The U.S. Coast Guard (USCG) is a major customer of Airbus Dauphin Program with 98 AS366GA “MH-65” helicopters in operation and more than 1,500.000 Flight Hours logged since entry into service in 1980. The MH 65 Helicopter is the Short Range Recovery (SRR) Helicopter for the USCG. The United States Coast Guard operates from bases all around the United States, including Hawaii and Alaska. Maximizing the flexibility of the MH 65, USCG has the capability to ship-deploy the Dauphin for use on USCG Cutters. Airbus is proud to be a strategic through- life partner with USCG and is committed to helping them achieve their mission and long range objectives.
The U.S. Coast Guard’s MH-65 is a version of AS365 N3+ multi-mission helicopter, which incorporates Airbus Helicopters’ Fenestron® tail rotor system and Starflex rotor head for high maneuverability, low noise, excellent efficiency and maximum safety.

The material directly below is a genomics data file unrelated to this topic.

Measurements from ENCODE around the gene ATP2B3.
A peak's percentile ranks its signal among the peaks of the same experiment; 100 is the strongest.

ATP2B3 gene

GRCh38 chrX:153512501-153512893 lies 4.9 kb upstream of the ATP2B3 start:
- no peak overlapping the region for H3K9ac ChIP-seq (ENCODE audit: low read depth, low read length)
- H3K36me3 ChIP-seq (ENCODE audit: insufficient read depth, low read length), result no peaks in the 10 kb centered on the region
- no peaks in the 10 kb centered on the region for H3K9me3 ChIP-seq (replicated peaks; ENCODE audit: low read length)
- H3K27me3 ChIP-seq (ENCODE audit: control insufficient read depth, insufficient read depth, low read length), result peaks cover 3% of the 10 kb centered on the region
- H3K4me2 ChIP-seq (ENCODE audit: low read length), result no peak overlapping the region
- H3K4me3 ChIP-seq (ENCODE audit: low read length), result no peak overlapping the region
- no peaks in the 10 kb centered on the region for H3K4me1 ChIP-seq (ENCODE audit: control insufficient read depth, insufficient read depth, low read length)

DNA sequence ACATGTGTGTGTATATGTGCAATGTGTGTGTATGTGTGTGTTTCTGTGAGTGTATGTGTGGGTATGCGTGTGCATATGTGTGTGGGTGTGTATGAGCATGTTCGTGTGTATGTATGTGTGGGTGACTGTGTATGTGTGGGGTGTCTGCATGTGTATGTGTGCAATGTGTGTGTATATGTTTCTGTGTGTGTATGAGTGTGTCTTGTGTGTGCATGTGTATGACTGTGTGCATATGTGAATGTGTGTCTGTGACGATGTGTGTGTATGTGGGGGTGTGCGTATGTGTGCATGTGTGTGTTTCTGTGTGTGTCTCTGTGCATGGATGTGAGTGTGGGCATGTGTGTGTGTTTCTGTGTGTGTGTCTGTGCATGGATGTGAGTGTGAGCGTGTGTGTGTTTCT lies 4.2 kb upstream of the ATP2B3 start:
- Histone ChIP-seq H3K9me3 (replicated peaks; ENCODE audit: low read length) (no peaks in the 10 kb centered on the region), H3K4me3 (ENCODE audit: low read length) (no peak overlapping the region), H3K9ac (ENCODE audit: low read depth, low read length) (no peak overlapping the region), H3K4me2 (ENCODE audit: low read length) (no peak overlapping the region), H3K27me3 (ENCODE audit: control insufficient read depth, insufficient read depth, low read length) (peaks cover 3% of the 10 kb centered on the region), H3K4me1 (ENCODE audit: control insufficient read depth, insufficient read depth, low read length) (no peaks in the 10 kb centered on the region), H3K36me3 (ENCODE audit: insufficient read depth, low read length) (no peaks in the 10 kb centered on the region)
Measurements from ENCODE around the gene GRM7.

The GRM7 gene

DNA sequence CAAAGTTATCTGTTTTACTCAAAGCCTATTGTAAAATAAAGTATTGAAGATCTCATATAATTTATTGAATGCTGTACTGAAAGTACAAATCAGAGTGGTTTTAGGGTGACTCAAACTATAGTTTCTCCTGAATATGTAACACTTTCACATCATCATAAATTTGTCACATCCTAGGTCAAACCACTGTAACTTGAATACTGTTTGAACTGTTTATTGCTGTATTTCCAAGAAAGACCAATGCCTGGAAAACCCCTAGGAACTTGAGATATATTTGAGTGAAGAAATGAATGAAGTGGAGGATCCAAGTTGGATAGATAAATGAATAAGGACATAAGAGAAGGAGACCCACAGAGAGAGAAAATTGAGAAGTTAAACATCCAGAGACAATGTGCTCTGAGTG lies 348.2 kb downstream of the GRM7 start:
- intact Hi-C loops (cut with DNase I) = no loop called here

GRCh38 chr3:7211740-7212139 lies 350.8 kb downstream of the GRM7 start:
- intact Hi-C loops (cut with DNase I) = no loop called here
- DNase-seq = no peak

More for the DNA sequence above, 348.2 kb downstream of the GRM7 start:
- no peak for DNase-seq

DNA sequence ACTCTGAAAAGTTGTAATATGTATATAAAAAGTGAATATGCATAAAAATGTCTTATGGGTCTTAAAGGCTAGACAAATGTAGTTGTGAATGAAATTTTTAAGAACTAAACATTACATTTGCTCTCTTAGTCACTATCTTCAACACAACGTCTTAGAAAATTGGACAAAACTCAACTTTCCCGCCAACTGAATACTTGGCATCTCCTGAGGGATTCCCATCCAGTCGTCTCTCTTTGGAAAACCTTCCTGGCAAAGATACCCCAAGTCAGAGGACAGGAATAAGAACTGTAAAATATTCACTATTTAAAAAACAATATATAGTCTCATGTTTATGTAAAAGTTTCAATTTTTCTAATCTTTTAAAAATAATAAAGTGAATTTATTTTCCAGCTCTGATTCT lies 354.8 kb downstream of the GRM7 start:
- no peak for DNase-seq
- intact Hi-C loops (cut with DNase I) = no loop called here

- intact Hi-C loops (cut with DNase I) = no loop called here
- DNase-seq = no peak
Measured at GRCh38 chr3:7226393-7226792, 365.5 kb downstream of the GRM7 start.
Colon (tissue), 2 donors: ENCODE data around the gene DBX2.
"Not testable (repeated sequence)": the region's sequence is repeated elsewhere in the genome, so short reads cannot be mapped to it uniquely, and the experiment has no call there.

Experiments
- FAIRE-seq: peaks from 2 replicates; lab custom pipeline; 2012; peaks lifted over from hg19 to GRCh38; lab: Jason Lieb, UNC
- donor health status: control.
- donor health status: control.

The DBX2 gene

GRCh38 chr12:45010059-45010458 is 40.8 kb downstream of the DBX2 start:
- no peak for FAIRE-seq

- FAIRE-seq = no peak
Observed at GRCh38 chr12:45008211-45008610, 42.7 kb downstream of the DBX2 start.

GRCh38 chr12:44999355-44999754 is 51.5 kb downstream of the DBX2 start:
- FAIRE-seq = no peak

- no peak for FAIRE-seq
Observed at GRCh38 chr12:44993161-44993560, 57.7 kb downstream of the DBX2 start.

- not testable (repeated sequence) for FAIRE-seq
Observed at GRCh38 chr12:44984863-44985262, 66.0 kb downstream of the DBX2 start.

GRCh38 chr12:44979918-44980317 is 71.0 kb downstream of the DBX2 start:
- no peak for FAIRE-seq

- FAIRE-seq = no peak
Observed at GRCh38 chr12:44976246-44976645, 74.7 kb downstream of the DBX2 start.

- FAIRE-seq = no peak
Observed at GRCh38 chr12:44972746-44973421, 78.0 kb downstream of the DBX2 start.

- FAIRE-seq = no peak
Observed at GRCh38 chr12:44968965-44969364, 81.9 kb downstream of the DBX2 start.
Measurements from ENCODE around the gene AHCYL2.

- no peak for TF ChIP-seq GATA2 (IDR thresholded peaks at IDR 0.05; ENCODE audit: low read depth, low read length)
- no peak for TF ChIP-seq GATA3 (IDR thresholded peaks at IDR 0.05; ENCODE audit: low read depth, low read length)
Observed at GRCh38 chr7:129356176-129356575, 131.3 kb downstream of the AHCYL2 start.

The MH-65 excels with its capability to perform missions in the most severe climatic conditions, at high altitude or in hot weather, and its large power margin enables rooftop landings and takeoffs from urban areas in complete safety.
The U.S. Coast Guard has the largest Airbus Helicopter fleet in government service today, flying 101 MH-65 Dolphin multi-mission helicopters based at 18 Coast Guard Air Stations throughout the continental United States, Hawaii and Puerto Rico. The traditional role of this twin-engine aircraft – which is a version of the AS365 N3+ – has been patrol missions and search and rescue flights. Its duties have subsequently been expanded to include the use of armed Dolphin versions for the protection of the U.S. Capital and for the interception/interdiction of vessels at sea, including the famous HITRON mission.
Search and rescue remains one of the key duties for the MH-65 fleet. Dolphins were used extensively in lifesaving operations after Hurricanes Katrina and Rita in 2005, and Hurricanes Harvey and Maria in 2017. These aircraft are routinely deployed on missions from sea level to high-altitude mountainous terrain.